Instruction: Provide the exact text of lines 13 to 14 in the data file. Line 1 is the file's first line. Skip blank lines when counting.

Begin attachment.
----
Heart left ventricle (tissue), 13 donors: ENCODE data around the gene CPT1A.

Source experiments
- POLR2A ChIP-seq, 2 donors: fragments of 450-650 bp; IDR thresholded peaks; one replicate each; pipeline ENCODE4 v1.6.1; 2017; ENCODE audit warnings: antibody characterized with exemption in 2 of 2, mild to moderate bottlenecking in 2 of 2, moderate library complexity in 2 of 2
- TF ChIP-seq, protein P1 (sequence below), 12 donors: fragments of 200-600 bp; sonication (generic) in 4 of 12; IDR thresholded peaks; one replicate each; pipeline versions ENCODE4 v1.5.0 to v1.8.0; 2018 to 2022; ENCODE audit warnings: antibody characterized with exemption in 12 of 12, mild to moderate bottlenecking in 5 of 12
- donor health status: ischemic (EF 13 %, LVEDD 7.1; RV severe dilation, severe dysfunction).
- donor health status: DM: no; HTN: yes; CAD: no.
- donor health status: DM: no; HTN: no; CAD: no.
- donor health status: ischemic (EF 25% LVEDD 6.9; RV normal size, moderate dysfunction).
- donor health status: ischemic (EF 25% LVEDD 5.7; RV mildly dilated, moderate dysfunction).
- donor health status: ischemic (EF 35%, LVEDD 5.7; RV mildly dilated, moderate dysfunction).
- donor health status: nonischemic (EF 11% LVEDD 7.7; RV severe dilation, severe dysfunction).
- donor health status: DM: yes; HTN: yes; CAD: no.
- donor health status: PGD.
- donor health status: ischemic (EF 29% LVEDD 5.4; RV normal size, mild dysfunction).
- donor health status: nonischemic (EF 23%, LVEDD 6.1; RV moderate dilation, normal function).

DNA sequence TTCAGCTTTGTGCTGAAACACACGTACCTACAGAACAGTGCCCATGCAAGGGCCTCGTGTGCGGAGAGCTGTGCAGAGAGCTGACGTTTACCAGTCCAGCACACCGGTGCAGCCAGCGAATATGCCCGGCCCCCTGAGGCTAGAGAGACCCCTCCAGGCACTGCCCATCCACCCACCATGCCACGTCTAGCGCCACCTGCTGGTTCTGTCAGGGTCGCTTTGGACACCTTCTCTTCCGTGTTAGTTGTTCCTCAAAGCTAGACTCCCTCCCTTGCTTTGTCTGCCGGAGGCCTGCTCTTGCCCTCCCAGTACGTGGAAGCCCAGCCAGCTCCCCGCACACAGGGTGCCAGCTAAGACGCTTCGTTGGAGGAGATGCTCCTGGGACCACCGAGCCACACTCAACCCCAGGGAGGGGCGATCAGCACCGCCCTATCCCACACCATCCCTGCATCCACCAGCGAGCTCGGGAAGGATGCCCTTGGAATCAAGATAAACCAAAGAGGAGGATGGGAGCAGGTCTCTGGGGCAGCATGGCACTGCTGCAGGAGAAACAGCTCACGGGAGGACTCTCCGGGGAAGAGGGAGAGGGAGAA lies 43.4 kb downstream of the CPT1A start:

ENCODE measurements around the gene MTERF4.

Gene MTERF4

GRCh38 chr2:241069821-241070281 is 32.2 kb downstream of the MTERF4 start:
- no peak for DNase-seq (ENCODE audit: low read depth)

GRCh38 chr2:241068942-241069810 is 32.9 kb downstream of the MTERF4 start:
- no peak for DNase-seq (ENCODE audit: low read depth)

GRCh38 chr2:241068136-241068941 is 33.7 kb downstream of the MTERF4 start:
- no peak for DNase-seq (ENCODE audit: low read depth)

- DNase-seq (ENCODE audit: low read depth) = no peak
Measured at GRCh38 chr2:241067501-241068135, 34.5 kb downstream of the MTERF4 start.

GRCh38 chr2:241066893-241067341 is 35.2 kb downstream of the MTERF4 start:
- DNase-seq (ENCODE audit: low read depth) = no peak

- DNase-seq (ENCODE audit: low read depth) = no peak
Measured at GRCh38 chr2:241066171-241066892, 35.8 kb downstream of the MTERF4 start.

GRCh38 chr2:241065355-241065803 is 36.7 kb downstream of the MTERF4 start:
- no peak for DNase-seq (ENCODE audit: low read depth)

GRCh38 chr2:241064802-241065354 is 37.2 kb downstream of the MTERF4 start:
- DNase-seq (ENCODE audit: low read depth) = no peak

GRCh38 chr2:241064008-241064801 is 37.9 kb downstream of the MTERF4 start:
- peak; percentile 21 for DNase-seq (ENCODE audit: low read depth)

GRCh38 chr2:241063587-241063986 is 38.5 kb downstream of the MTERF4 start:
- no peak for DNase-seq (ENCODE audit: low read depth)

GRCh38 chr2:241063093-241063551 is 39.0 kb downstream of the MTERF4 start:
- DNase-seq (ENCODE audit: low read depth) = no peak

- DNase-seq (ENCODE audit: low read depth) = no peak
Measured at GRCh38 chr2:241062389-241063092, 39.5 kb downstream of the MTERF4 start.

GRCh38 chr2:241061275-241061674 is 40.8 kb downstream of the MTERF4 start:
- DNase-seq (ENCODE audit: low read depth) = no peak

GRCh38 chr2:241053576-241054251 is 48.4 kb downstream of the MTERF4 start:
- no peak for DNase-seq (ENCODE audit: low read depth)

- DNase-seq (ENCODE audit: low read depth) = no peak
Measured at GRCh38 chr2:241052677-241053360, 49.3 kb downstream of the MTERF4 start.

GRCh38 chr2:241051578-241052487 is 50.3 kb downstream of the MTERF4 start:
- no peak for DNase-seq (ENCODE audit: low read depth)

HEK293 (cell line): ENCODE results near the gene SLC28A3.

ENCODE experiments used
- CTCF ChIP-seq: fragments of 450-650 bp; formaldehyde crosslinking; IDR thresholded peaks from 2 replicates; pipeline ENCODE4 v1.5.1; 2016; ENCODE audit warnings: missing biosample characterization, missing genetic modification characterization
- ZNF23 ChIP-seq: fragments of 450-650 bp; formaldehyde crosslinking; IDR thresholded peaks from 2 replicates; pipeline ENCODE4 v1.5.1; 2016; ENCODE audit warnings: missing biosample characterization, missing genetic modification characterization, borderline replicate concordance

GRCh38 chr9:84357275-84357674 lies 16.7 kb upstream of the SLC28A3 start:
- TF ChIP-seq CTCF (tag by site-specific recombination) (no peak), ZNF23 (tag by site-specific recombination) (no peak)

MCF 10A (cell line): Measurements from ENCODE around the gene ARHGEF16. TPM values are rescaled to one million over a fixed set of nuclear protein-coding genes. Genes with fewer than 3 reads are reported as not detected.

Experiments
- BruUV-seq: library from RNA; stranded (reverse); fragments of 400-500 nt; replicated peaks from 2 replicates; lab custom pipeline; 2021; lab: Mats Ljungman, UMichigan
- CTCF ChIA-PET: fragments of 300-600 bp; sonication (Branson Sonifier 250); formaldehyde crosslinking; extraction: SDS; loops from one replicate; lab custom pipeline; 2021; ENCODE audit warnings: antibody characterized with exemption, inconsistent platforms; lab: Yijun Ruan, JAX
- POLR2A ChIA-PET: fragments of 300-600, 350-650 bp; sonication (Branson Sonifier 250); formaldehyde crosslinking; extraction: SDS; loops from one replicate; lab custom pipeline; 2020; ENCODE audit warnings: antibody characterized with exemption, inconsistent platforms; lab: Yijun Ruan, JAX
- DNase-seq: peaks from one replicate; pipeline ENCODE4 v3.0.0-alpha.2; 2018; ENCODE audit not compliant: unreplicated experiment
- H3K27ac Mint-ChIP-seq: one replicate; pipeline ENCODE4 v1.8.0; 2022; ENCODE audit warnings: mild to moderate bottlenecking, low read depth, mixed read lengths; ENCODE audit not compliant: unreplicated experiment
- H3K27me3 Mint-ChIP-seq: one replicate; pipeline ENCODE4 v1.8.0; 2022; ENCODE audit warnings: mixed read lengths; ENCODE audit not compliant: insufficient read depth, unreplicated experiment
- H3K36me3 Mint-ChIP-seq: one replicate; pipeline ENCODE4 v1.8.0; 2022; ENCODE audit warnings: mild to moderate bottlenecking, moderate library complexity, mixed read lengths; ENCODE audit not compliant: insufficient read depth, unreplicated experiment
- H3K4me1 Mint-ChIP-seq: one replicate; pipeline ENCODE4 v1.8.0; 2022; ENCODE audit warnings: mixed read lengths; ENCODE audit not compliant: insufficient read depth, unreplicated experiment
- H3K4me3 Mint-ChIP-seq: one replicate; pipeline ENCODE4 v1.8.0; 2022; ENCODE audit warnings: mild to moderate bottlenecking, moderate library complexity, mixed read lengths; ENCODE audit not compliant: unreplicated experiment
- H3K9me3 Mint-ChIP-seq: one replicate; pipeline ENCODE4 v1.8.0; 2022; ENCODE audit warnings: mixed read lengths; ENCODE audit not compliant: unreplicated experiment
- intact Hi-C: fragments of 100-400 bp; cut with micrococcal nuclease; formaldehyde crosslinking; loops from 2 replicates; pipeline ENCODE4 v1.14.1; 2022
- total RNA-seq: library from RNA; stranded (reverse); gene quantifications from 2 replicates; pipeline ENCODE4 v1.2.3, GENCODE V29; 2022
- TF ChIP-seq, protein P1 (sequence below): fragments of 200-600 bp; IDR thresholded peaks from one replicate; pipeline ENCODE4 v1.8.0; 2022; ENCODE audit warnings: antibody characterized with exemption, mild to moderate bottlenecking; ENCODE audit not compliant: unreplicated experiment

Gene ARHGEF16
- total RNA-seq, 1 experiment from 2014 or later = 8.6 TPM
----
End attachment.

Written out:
- donor health status: PGD.
- donor health status: ischemic (EF 29% LVEDD 5.4; RV normal size, mild dysfunction).